Hometown of Takashi Homma, Ottowa, Tokyo
It was a pleasure to meet photographer John Maclean at OffPrint in Paris this last November. John showed me his recent bookwork Hometowns and pleasingly agreed to a book swap. What immediately stuck me about Hometowns was how well it worked. It was clear that John had got it right on every level. The concept is strong, demanding even and requires some work by the reader to decode. Yet the work is not conceptually leaden where you simply want to give up before you've got it. With its simple unobtrusive design the book works as an object, it looks good and feels good in the hands.
And last, the pictures are stunning. You can see John's distinctive voice apparent in his image making while at the same time he hits so many different visual notes. This makes for a surprising read, leaving the reader wanting to figure out the rationale behind the making and the sequencing. Nothing is too obvious and that's a big plus for me.
In a footnote to the book John explains his thinking behind Hometowns. Essentially how we all, subconsciously or not, pay homage to our own group of cultural ikons. In my case Eggleston is a point of reference and so he is to John Maclean. John's list includes many of the artists who are also on my list and I guess that's one of the reasons why I like Hometowns so much.
JM says this: While the creative desire is always to look forwards, "original" art is always, at least in part, an encoding of work from the past. Hometowns takes a reflexive look at the process of encoding. It began with a line in my notebook: "Photograph the hometowns of your heroes" - an idea for a layered investigation into the places that influenced those artists whose work has coloured my own. Two years later, that line has become a sixty-five-image, photo-homage to a unique group of artists who have been my own mentors-by-proxy, and an endeavour to untangle the strands which connect me to their work.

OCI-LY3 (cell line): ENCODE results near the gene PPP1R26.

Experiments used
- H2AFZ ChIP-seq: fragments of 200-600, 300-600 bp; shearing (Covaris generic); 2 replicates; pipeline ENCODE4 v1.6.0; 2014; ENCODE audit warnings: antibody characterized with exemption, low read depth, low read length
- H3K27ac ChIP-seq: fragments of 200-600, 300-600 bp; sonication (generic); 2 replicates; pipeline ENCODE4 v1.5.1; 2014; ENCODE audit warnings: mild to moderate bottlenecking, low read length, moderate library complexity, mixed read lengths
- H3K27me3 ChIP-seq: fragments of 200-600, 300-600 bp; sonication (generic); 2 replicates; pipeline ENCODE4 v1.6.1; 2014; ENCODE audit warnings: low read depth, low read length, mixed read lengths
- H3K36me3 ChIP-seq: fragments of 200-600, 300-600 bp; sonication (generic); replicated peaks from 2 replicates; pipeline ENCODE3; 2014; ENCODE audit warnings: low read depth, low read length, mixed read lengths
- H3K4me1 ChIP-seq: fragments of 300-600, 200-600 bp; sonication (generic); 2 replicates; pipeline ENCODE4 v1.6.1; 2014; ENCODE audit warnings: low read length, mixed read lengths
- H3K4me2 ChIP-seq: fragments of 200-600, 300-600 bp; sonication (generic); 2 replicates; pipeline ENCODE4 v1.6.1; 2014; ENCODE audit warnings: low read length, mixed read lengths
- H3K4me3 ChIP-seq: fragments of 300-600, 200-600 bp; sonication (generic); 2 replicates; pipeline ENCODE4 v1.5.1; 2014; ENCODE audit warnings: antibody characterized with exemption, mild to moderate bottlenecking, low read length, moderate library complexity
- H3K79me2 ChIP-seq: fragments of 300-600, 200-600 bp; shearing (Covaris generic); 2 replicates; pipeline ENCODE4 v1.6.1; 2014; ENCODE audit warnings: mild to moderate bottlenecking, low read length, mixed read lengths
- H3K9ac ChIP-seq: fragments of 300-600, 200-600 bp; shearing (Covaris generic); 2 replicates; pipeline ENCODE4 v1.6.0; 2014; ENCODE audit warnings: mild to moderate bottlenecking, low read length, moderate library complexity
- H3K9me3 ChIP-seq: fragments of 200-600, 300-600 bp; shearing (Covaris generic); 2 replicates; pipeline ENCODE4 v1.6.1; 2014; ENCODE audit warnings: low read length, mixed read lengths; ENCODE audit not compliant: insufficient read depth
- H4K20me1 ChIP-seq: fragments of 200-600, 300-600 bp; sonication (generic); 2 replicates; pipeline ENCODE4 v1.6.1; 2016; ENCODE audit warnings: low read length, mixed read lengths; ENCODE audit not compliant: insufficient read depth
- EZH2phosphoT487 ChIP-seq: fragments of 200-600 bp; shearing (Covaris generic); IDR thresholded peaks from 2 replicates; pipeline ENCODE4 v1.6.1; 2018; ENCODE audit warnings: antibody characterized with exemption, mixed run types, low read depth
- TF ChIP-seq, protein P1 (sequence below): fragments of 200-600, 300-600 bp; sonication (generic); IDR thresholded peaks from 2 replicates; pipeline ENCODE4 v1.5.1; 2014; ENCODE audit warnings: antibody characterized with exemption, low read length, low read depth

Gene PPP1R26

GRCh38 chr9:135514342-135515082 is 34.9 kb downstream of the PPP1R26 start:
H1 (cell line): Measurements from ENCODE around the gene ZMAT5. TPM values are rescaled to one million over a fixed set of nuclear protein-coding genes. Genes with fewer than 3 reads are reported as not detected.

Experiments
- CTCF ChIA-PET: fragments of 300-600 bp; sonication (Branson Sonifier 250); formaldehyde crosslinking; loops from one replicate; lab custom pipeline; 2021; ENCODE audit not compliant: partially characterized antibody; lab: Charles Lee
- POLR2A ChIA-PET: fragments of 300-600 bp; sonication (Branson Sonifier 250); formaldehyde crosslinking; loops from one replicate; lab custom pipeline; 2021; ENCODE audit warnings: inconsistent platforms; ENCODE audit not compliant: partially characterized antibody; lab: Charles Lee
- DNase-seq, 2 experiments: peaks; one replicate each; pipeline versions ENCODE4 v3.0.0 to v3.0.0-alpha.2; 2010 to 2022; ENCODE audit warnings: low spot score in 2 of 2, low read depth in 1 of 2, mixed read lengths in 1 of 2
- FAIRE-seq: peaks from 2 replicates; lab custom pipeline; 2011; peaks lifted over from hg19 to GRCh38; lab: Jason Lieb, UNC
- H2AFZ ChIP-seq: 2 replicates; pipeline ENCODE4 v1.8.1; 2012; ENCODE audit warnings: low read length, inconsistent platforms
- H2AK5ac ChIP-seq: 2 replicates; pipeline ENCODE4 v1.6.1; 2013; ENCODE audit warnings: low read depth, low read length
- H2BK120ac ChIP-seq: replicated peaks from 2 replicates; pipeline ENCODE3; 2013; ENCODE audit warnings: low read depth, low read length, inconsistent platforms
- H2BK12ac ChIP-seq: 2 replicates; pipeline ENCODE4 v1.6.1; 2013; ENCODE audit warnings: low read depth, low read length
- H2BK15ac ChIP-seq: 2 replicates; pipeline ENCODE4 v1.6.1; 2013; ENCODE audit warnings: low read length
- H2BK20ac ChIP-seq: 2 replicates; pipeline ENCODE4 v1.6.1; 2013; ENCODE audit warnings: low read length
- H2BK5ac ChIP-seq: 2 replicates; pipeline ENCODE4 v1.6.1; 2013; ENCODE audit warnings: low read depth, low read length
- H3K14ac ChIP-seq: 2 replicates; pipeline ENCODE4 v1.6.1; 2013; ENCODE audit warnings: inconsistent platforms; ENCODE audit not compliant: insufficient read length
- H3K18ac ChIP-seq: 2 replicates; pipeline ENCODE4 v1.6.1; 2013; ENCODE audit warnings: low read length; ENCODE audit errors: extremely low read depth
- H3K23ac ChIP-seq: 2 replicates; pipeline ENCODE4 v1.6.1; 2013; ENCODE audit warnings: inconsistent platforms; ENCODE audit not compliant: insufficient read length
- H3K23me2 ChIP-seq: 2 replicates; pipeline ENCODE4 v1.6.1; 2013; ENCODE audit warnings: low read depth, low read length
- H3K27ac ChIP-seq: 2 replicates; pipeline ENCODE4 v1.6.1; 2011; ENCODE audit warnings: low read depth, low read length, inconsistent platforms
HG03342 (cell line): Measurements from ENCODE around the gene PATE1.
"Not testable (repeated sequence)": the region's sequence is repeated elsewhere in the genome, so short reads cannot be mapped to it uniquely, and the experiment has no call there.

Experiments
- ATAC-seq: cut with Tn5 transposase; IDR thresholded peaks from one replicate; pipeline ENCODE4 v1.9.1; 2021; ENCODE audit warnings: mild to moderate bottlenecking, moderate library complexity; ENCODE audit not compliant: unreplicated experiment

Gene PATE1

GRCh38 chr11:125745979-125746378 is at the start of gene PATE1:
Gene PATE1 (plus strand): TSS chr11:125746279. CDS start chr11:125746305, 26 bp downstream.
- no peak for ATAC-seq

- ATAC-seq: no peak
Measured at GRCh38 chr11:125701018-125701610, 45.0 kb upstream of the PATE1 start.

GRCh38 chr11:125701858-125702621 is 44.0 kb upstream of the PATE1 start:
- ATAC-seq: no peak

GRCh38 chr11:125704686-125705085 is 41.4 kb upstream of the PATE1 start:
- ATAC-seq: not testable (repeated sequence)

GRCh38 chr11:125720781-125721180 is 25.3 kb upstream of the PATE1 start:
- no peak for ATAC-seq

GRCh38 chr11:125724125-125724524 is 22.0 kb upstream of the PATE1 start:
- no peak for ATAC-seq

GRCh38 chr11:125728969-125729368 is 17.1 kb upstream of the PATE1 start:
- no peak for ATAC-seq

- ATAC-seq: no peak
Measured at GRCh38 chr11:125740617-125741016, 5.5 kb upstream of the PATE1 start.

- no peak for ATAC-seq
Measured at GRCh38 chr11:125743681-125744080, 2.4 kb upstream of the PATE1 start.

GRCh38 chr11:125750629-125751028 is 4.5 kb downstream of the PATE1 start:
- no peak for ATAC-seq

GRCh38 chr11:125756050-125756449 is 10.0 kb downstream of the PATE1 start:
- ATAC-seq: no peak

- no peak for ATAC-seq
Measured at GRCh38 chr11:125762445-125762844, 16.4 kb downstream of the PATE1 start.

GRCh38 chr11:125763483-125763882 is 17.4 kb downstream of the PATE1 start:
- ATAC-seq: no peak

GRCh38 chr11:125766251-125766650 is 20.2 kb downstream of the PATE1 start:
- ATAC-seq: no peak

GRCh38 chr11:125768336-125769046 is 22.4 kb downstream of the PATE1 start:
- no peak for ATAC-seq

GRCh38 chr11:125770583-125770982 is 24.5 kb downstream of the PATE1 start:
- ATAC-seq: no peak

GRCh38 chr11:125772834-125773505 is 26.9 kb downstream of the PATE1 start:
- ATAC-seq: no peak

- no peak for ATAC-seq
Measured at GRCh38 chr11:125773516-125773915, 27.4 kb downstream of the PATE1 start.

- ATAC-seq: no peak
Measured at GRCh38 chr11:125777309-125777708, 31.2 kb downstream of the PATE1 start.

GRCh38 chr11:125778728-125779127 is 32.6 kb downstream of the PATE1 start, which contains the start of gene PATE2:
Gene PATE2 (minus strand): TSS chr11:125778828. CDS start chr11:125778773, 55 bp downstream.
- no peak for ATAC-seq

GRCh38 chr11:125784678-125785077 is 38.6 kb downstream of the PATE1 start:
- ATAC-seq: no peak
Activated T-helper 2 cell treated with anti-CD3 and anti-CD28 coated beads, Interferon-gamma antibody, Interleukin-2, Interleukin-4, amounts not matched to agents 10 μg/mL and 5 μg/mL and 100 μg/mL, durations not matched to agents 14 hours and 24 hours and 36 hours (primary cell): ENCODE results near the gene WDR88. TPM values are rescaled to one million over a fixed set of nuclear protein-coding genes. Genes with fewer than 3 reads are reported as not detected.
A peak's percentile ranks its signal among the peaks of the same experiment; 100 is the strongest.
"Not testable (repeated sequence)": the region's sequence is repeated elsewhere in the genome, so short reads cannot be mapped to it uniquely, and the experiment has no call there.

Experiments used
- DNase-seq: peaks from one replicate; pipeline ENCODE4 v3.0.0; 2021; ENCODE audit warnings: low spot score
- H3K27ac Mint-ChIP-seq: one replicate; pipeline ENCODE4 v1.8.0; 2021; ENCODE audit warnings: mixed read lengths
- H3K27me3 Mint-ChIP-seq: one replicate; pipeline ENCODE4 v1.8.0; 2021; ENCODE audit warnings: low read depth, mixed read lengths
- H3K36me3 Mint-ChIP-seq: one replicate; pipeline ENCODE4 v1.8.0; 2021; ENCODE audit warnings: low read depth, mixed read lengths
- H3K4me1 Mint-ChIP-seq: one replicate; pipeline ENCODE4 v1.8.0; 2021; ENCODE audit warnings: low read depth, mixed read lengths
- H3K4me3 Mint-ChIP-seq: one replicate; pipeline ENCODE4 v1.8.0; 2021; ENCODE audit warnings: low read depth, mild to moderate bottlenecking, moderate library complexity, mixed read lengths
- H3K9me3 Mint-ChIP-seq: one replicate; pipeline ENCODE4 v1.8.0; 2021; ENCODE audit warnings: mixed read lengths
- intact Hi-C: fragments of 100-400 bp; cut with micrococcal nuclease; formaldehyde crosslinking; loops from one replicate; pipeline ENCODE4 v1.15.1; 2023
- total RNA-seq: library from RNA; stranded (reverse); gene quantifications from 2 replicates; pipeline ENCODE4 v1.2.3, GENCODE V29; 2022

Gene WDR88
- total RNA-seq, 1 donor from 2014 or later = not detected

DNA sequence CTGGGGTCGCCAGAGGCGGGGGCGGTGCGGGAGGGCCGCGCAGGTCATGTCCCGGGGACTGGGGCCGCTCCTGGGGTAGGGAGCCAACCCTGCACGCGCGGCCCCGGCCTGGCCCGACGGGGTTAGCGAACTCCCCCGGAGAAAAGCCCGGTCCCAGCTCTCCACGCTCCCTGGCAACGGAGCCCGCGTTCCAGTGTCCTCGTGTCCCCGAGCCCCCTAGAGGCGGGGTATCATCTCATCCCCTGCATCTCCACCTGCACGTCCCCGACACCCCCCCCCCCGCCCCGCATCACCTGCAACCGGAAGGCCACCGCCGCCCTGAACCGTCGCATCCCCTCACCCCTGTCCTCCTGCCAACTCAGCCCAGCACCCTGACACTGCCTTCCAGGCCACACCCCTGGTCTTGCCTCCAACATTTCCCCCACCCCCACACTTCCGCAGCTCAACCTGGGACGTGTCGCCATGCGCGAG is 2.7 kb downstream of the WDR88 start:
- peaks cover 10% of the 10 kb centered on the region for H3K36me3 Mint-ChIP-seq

Although born in Buckinghamshire, England, John spent most of his childhood in Canada and the United States. He began using a camera at the age of fourteen when he discovered the book American Images, featuring the work of Lee Friedlander, Lewis Baltz and John Gossage. After studying mathematics, physics and geology he changed direction and studied photography at the University of Derby (UK) under Olivier Richon. He subsequently worked at The Royal College of Art for four years. John has been a London-based, independent photographer since 1998. His 2010 exhibition Two and Two was a solo show at Flowers Gallery. John has had work published in Camera Austria, The British Journal of Photography, Source, Photoworks, Yet Magazine, 1000 Words, SeeSaw and IANN Magazine to mention a few. He has published nine photobooks; New Colour Guide received two ‘Best Photobooks of 2012′ awards. His project Hometowns was exhibited at Unseen, Amsterdam in 2015. Hometowns was also awarded Best International Photobook of 2016, judged by David Campany, Dewi Lewis and Lucy Moore. It will be exhibited at Format Festival, Derby 2017. Print sales through Flowers Gallery.
Hometowns was published in an edition of 400 copies. Still available at PHOTOBBOOKSTORE UK HERE.
And while you're at it you can check out John Maclean's website HERE.
Hometown of Rachel Whiteread, Muswell Hill, London
Hometown of Robert Cumming, Mattapan, Massachusetts
Hometown of Robert Frank, Wipkingen, Zurich
Hometown of William Eggleston, Sumner, Mississippi
Hometown of Robert Rauschenberg, Port Arthur, Texas